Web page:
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“ [333] women and children.” Sherman replied in these words: “I give full credit to your statements of the distress that will be occasioned by it, and yet I shall not revoke my order, because my orders are not designed to meet the humanities of the case.”

At the end of five days the women and children of Atlanta were expelled from their houses and driven from the city, and before they had passed into the Confederate lines, they were robbed by the Federal officers and soldiers who were sent to guard them, of the few articles they had been permitted to take with them.

The Commercial complains that Sherman was not banquetted at Atlanta. Had Sherman possessed the decency of a well-bred dog, he would never have shown himself in Atlanta after the atrocities he there committed.

A Northern view of the Prison Question.

Colonel John F. Mines, a well-known journalist, delivered a lecture in Utica on Life in a Richmond prison, in the course of which he said:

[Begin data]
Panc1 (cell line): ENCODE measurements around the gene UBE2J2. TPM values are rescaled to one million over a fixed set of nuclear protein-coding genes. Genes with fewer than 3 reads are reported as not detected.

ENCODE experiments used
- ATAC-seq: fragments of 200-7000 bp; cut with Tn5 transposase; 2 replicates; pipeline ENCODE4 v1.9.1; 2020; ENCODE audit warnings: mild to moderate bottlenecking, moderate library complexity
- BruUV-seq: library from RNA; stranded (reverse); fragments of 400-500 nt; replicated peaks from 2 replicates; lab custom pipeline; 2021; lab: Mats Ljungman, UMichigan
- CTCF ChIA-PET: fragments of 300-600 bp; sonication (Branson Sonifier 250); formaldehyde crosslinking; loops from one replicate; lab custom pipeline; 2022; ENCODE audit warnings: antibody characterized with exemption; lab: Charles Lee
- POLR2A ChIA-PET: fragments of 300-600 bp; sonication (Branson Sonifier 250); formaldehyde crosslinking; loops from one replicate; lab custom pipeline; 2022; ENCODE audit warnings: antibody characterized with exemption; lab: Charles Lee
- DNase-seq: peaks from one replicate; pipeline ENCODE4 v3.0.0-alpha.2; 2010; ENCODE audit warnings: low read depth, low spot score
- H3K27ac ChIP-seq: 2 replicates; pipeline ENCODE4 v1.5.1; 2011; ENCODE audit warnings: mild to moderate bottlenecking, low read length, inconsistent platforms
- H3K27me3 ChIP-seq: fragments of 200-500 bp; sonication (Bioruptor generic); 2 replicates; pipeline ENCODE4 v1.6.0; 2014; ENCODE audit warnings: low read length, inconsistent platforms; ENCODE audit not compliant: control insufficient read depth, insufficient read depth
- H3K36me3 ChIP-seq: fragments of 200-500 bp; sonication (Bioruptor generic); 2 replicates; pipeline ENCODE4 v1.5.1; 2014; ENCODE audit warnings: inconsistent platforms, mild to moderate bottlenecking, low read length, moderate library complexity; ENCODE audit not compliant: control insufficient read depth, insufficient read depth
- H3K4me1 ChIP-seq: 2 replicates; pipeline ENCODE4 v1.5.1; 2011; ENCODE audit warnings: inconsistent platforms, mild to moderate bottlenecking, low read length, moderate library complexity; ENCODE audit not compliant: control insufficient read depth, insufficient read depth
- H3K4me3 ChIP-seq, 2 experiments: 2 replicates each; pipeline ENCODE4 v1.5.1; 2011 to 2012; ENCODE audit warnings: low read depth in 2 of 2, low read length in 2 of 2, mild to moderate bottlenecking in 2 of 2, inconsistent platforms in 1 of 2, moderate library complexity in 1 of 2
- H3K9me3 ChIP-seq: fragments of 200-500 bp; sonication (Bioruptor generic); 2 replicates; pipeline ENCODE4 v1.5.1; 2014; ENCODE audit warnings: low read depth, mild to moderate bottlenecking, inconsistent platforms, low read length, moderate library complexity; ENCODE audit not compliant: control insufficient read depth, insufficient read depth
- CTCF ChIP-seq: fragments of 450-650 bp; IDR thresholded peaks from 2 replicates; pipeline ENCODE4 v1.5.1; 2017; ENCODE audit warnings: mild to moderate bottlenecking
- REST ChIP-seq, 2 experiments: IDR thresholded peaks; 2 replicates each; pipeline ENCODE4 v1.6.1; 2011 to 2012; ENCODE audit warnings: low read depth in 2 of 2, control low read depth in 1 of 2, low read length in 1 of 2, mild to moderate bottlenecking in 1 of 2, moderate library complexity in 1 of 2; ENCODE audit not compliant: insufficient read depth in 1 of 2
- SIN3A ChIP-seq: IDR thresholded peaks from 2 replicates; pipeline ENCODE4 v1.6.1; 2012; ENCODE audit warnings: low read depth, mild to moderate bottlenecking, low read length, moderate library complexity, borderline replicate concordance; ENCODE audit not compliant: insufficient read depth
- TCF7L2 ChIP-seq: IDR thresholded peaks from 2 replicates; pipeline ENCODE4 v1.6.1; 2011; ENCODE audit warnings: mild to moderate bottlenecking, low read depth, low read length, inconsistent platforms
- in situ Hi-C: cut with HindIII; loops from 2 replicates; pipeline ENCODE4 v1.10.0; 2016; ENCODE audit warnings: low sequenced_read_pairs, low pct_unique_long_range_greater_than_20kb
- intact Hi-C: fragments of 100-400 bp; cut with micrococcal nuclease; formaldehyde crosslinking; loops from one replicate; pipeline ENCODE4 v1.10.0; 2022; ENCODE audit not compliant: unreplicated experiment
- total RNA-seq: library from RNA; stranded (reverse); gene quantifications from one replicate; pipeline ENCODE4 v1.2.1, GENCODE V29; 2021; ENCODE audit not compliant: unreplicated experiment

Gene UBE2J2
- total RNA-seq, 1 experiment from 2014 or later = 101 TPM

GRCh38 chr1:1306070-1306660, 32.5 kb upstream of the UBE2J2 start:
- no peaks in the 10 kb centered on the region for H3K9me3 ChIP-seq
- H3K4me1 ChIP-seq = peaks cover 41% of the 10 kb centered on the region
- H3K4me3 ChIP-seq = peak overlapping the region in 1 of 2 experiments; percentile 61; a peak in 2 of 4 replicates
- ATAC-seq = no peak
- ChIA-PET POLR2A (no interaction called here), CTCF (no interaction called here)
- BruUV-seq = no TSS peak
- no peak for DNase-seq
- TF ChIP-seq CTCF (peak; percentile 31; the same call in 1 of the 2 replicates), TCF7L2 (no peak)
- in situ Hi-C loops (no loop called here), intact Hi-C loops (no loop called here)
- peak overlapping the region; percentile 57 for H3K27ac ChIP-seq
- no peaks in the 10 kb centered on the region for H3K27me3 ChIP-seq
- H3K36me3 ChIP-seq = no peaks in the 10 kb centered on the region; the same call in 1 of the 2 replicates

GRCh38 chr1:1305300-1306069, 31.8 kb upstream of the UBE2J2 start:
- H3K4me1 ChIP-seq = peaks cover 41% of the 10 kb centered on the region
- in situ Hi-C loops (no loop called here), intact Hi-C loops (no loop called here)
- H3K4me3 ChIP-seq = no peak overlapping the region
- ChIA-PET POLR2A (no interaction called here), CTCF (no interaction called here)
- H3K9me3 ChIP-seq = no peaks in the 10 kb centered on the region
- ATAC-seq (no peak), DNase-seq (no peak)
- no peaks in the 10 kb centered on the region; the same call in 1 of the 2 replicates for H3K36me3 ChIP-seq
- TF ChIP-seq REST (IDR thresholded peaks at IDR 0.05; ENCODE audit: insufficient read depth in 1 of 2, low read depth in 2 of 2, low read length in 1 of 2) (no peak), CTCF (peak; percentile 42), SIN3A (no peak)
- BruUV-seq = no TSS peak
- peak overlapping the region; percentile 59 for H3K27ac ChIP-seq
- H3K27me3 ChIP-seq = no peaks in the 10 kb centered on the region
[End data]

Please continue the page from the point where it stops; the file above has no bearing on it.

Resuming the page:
Heretofore a large portion of the Radical orator's method of firing the northern heart, lay in the plea of so-called barbarities on the part of the Confederates to their prisoners of war. Whenever a southern congressman rises in his seat to speak in behalf of his constituents, the cry of “rebel brigadier” is raised, and when a street fight occurs in Vicksburg or New Orleans, there is a cry of “barbarities,” and an echo of “Andersonville.” That one word “Andersonville,” has been as effective as was the sweet word, “Mesopotamia,” when it fell from the lips of Whitfield the preacher. The key to Confederate treatment of the Federal prisoners was found in the fact that they had very little for themselves, and gave the best they had to their prisoners. While the northern officer in the Richmond prison had his baker's bread three times a day, and his meat twice a day, the Confederate sentinel had only his corn cake and molasses, varied by a little meat occasionally. If the northern officer in his quarters felt the rude blasts of winter, his sentinel, clad in thin homespun, shivered like a leaf as the keen wind swept through his slight rags, and held out skeleton hands to the fire. Their blankets were taken from their beds at home, worn by use, and some of the officers carried a little roll of carpet in lieu of other covering. This was the spirit of the south. The officer of our guard, a Georgian, once exhibited to the speaker, with pardonable pride, a sword he had put together from a scythe-blade, with sheepskin scabbard, and handle of southern oak. The men were terribly in earnest

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